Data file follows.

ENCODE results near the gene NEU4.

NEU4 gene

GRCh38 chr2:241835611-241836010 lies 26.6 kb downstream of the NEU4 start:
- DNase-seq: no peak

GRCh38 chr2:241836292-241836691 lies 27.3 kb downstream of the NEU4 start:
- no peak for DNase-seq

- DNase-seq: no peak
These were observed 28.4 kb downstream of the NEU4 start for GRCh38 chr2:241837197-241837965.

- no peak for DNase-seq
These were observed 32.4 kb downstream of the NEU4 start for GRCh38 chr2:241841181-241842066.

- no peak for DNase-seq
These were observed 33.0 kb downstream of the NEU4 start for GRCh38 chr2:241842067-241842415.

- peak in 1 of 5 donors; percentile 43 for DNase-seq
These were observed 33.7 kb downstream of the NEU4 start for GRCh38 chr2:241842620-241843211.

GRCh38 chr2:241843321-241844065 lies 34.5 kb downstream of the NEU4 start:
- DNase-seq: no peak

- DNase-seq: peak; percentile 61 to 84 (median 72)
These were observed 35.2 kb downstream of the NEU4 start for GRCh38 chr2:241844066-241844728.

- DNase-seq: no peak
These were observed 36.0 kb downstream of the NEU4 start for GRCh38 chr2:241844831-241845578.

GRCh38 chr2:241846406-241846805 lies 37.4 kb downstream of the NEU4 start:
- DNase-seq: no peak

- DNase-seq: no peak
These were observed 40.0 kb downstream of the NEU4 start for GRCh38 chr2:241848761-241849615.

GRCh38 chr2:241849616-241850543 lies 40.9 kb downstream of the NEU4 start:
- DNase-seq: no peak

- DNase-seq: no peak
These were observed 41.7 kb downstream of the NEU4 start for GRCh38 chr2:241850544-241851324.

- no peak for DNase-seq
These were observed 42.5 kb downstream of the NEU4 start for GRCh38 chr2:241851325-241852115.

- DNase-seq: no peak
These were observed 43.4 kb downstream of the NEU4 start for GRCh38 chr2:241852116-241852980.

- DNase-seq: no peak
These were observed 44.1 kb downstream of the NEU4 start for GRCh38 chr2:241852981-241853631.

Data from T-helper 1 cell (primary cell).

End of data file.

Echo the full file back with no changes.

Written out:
ENCODE results near the gene NEU4.

NEU4 gene

GRCh38 chr2:241835611-241836010 lies 26.6 kb downstream of the NEU4 start:
- DNase-seq: no peak

GRCh38 chr2:241836292-241836691 lies 27.3 kb downstream of the NEU4 start:
- no peak for DNase-seq

- DNase-seq: no peak
These were observed 28.4 kb downstream of the NEU4 start for GRCh38 chr2:241837197-241837965.

- no peak for DNase-seq
These were observed 32.4 kb downstream of the NEU4 start for GRCh38 chr2:241841181-241842066.

- no peak for DNase-seq
These were observed 33.0 kb downstream of the NEU4 start for GRCh38 chr2:241842067-241842415.

- peak in 1 of 5 donors; percentile 43 for DNase-seq
These were observed 33.7 kb downstream of the NEU4 start for GRCh38 chr2:241842620-241843211.

GRCh38 chr2:241843321-241844065 lies 34.5 kb downstream of the NEU4 start:
- DNase-seq: no peak

- DNase-seq: peak; percentile 61 to 84 (median 72)
These were observed 35.2 kb downstream of the NEU4 start for GRCh38 chr2:241844066-241844728.

- DNase-seq: no peak
These were observed 36.0 kb downstream of the NEU4 start for GRCh38 chr2:241844831-241845578.

GRCh38 chr2:241846406-241846805 lies 37.4 kb downstream of the NEU4 start:
- DNase-seq: no peak

- DNase-seq: no peak
These were observed 40.0 kb downstream of the NEU4 start for GRCh38 chr2:241848761-241849615.

GRCh38 chr2:241849616-241850543 lies 40.9 kb downstream of the NEU4 start:
- DNase-seq: no peak

- DNase-seq: no peak
These were observed 41.7 kb downstream of the NEU4 start for GRCh38 chr2:241850544-241851324.

- no peak for DNase-seq
These were observed 42.5 kb downstream of the NEU4 start for GRCh38 chr2:241851325-241852115.

- DNase-seq: no peak
These were observed 43.4 kb downstream of the NEU4 start for GRCh38 chr2:241852116-241852980.

- DNase-seq: no peak
These were observed 44.1 kb downstream of the NEU4 start for GRCh38 chr2:241852981-241853631.

Data from T-helper 1 cell (primary cell).